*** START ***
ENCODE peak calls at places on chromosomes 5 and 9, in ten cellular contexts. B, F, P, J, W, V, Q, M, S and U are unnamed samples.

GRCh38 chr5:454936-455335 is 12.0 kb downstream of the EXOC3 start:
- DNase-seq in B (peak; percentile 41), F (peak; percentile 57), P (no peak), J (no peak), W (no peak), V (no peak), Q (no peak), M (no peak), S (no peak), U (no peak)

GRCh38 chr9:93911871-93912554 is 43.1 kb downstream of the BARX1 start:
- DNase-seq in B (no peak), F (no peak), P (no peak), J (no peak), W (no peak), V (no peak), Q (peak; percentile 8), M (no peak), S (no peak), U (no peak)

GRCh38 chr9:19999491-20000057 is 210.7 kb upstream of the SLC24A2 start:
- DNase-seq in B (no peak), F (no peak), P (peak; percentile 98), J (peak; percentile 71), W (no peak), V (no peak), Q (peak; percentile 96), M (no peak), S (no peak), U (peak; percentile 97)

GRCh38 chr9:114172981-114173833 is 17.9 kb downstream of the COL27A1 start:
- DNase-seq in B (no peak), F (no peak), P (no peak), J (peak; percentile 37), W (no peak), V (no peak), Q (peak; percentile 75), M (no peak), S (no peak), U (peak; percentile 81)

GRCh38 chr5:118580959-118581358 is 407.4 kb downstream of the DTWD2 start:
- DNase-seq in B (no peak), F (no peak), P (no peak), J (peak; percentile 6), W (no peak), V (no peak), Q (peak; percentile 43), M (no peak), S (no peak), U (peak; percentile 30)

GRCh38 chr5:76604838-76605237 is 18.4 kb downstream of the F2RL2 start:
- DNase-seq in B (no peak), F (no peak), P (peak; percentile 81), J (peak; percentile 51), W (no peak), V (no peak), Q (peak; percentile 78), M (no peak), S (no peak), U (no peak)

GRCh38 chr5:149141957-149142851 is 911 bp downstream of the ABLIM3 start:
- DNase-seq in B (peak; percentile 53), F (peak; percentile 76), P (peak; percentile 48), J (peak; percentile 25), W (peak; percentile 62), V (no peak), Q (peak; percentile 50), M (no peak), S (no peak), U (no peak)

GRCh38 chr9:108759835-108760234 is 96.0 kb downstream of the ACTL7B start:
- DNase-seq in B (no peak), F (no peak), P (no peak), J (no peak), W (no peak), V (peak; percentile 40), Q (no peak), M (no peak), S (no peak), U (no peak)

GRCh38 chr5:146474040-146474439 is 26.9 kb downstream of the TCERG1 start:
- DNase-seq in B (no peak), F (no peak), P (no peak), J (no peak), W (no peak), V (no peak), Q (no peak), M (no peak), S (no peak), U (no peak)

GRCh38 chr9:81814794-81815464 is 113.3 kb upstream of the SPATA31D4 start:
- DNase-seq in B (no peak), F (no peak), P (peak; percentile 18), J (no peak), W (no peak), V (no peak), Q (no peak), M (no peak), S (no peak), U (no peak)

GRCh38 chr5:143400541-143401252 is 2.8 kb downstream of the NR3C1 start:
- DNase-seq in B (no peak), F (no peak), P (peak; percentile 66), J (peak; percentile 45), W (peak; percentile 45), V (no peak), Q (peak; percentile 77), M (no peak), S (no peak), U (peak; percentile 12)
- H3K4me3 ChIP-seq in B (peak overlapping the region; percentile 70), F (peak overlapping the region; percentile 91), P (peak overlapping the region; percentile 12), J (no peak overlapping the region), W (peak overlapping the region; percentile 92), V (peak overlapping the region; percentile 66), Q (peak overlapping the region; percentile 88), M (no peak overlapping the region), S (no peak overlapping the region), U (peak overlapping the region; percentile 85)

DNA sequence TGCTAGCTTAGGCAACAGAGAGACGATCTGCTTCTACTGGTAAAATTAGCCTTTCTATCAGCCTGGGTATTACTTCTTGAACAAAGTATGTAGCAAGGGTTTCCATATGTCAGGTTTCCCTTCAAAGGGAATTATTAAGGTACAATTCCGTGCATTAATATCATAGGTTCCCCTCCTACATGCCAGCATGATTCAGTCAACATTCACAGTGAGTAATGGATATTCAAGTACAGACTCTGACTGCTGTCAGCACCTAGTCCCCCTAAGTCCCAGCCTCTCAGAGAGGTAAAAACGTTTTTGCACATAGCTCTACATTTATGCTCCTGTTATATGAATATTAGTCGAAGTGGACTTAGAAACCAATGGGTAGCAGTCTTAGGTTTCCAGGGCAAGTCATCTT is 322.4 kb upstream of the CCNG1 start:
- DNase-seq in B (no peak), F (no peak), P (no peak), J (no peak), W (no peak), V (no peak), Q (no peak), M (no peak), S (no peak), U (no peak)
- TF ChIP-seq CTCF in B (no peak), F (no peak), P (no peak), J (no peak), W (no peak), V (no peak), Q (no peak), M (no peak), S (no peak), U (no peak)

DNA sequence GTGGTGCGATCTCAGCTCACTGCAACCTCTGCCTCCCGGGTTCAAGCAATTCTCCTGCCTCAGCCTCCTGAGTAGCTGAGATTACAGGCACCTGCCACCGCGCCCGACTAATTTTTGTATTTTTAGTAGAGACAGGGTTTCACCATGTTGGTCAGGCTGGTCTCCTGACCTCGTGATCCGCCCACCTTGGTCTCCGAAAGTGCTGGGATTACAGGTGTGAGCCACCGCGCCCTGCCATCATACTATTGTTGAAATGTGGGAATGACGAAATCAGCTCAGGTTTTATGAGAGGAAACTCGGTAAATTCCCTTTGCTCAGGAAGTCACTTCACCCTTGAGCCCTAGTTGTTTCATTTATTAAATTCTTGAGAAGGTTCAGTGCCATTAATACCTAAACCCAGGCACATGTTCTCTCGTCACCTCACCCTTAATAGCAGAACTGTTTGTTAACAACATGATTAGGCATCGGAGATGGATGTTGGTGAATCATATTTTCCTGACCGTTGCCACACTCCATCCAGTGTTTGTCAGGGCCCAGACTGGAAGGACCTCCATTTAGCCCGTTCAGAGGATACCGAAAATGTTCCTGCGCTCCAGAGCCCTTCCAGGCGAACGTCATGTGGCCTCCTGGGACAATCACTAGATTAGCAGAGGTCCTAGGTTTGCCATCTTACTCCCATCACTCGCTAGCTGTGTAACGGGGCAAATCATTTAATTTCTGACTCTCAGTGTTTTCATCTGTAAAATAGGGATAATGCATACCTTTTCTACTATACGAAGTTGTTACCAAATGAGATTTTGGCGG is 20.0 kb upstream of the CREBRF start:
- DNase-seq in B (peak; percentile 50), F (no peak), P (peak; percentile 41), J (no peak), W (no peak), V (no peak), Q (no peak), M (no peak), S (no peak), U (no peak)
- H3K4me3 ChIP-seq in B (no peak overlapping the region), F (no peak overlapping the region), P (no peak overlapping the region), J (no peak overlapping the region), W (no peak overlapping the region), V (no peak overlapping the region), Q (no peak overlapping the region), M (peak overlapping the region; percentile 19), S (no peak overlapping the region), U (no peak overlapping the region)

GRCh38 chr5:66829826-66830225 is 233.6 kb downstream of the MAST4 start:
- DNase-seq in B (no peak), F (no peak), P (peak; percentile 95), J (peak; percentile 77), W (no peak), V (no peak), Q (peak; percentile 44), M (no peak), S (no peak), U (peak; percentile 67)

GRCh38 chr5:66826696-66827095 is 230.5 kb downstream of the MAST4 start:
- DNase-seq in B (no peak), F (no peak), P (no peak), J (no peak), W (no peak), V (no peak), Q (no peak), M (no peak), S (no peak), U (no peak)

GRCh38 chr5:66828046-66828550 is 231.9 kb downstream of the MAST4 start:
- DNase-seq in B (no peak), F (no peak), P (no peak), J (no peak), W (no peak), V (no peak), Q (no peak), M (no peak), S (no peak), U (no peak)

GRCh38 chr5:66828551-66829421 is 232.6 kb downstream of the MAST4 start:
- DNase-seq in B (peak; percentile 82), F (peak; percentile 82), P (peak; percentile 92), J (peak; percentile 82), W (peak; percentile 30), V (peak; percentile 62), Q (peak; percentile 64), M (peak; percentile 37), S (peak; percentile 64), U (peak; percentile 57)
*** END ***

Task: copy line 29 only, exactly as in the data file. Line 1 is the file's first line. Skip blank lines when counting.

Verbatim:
- DNase-seq in B (peak; percentile 50), F (no peak), P (peak; percentile 41), J (no peak), W (no peak), V (no peak), Q (no peak), M (no peak), S (no peak), U (no peak)